Many of our Colorado readers probably know that employers are prohibited from engaging in discriminatory practices on a multitude of factors under federal law. There are also state laws which prohibit employment discrimination. Federal and state laws prohibit discrimination based on race, national origin and religion. There are also laws which prohibit discrimination due to a person's disability, and others which prohibit discrimination based on a person's sexual orientation or political affiliations. But there are some areas where there is a bit more of a gray area. When an employer asks about a criminal background, could that be considered a form of discrimination?
Recently, a Colorado official with the Equal Employment Opportunity Commission took the time to conduct a roundtable discussion with several Colorado employers. The topic of discussion was the various laws protecting employees from discrimination at the hands of their employers, and the use of arrest records in employment decisions was also discussed.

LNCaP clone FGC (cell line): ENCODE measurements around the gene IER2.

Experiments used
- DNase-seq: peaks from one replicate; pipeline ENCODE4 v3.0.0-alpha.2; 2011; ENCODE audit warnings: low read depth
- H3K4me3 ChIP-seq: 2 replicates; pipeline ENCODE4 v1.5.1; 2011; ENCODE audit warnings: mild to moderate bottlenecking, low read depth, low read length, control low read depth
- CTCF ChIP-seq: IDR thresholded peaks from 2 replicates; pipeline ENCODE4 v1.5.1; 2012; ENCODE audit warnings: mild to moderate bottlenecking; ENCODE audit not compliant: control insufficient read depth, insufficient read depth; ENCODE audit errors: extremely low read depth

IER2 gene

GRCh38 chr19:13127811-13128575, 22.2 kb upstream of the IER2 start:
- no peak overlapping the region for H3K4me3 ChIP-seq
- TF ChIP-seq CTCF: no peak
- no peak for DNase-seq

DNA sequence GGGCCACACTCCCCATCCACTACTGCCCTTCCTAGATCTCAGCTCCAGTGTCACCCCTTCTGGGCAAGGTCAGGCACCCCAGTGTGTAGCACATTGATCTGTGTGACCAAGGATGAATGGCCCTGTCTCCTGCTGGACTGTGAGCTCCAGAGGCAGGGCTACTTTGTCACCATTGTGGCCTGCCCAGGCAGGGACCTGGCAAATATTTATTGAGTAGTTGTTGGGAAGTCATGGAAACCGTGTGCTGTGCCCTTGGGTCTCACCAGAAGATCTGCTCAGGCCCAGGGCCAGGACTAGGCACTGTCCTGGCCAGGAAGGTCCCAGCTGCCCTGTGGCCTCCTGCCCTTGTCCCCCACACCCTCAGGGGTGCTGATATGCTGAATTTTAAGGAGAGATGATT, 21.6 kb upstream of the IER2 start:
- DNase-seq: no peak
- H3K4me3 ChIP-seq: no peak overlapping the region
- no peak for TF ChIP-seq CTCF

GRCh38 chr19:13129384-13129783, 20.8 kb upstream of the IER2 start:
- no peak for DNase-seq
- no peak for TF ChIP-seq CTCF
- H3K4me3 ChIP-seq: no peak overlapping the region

When it comes to screening applicants who happen to have criminal backgrounds, employers are not allow to enforce a blanket rule saying that they will not hire anyone with an arrest record. The recent roundtable discussion indicated that this type of practice would tend to be more prejudicial to minorities if it were allowed.
Employers are allowed to ask applicants about potential criminal records, but the way this information is used is still a nebulous area of employment practice. The bottom line, however, is that employers are prohibited by law from engaging in discriminatory practices, both in terms of job applicants and current employees. When an employer goes against the law and commits an act based on discriminatory practices, the employee may be able to take legal action.
Source: Journal Advocate, "U.S. Equal Employment Opportunity Commission official discusses hiring and criminal records," Callie Jones, Oct. 22, 2012